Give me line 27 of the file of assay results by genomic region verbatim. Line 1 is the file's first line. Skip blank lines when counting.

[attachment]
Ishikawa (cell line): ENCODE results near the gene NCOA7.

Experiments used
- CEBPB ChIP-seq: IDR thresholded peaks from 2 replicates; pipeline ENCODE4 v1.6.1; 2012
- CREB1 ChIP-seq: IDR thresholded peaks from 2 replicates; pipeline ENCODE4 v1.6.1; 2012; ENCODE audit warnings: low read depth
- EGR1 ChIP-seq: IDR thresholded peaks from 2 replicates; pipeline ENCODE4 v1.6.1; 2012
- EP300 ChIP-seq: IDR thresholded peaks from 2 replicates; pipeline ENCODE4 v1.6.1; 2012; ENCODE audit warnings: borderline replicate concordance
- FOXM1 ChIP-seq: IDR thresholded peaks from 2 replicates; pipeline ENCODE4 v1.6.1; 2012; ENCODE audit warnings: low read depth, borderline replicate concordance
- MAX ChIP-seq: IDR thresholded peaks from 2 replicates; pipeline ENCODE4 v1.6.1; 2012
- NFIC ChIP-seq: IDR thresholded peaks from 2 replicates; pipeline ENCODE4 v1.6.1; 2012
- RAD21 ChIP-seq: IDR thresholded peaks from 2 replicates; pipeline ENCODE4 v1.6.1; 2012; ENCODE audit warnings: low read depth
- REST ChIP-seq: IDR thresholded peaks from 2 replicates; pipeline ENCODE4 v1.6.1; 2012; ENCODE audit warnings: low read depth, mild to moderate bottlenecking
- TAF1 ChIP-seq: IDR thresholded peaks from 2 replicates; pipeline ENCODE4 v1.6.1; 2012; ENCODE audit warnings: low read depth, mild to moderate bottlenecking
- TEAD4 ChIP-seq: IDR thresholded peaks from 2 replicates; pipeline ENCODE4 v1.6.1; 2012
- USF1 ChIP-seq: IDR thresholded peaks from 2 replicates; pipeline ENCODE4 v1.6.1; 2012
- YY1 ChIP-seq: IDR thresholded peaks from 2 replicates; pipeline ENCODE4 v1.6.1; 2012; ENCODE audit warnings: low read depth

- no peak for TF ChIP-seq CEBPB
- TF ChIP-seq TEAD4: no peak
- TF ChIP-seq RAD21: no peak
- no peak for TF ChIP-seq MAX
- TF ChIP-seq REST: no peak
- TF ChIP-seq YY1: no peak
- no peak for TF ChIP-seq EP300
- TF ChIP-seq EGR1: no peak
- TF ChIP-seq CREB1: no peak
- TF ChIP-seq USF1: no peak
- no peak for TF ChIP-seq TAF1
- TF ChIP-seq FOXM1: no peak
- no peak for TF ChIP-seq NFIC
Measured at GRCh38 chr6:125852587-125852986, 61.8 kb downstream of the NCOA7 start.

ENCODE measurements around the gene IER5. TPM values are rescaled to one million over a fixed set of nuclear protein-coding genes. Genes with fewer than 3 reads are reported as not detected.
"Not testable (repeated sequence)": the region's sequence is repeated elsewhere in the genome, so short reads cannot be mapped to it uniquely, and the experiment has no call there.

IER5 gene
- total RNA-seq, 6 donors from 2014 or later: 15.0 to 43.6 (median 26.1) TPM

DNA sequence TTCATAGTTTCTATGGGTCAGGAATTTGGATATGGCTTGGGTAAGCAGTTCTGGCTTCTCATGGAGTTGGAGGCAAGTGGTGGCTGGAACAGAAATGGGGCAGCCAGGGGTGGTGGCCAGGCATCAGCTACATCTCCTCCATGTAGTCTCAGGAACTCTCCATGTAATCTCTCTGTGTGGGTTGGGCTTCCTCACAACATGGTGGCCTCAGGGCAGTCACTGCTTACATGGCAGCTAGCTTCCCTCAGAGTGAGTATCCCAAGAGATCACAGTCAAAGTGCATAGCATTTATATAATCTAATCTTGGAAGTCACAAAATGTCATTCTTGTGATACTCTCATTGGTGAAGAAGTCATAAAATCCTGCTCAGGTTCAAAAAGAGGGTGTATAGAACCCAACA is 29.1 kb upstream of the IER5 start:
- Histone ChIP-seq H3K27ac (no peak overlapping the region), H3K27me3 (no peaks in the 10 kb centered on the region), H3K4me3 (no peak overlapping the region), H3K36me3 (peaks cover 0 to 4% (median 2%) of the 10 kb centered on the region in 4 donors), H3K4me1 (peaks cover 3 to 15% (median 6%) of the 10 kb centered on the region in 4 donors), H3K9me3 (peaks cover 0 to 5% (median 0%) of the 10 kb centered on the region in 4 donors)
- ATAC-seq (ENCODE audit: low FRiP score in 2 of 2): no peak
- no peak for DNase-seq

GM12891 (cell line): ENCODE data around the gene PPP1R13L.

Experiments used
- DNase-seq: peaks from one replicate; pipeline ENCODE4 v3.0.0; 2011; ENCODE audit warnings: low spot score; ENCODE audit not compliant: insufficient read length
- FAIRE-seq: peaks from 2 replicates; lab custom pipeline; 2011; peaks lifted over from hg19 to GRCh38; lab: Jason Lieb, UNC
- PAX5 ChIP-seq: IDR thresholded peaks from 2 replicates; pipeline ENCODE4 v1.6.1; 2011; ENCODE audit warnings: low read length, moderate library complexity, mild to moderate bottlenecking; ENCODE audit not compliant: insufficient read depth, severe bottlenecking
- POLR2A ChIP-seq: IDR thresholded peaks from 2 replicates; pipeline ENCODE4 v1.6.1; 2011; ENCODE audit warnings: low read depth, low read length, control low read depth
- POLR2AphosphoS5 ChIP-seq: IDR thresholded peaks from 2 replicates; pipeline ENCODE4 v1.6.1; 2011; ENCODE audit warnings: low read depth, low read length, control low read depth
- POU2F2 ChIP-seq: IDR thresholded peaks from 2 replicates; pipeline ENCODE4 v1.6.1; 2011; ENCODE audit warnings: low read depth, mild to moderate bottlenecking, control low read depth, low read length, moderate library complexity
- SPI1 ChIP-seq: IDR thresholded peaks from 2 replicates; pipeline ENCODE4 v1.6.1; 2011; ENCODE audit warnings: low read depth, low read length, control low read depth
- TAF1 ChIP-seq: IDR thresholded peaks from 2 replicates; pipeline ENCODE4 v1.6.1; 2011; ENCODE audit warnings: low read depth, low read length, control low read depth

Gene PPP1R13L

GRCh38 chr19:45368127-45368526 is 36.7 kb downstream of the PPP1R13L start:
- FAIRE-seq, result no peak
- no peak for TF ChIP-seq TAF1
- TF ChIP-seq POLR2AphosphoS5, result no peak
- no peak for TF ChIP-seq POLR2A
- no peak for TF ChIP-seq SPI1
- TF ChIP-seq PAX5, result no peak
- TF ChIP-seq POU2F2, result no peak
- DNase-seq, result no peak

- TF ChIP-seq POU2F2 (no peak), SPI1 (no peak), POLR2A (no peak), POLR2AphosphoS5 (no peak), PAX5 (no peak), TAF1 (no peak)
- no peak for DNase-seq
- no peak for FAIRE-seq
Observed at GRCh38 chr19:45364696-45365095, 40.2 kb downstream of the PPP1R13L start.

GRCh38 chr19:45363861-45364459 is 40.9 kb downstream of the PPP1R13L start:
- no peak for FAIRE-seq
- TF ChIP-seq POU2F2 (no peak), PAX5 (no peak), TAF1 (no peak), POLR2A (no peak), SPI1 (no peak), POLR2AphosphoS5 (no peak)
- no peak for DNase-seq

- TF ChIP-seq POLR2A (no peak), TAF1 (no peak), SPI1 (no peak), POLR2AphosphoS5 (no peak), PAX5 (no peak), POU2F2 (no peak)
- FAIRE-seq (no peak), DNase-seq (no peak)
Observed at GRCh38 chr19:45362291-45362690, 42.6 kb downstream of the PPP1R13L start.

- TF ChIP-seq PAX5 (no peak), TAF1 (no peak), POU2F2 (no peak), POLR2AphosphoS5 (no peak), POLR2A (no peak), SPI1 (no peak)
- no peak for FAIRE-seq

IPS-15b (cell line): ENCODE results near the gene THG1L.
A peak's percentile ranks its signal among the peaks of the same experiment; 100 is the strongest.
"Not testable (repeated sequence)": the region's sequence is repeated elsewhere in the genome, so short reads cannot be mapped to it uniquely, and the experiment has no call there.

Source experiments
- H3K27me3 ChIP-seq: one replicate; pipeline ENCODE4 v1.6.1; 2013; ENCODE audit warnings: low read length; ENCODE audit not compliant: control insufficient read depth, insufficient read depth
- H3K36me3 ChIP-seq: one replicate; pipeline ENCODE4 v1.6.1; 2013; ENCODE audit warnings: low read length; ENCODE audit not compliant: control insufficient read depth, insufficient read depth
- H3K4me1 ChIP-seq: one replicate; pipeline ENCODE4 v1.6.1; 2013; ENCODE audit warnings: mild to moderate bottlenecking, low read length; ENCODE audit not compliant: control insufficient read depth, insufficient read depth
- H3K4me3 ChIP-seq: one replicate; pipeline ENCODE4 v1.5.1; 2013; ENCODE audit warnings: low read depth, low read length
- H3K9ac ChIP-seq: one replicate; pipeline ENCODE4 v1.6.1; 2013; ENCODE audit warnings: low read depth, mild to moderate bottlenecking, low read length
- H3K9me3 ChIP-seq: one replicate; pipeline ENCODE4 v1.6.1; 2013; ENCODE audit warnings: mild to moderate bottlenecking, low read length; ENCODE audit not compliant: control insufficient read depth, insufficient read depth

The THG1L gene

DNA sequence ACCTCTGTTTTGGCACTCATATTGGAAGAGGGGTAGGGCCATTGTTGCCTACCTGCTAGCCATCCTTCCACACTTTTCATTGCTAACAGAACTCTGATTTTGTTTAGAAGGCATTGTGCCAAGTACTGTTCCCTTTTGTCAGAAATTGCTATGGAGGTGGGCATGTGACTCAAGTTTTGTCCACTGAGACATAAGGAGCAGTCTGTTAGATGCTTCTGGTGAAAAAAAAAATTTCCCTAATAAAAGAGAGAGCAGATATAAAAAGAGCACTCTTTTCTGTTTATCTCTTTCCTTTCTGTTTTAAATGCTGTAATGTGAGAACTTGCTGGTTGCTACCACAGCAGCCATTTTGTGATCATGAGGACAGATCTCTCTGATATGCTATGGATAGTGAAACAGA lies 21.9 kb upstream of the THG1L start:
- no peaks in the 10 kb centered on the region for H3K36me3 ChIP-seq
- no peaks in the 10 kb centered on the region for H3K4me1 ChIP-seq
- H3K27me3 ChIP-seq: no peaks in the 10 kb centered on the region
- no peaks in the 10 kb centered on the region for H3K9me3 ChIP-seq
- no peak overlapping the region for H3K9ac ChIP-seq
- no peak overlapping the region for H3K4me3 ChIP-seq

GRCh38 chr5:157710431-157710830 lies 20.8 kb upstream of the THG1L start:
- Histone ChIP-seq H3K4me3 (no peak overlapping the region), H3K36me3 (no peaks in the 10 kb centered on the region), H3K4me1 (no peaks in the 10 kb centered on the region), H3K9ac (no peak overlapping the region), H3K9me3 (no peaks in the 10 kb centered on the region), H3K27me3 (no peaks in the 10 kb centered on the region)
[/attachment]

- TF ChIP-seq FOXM1: no peak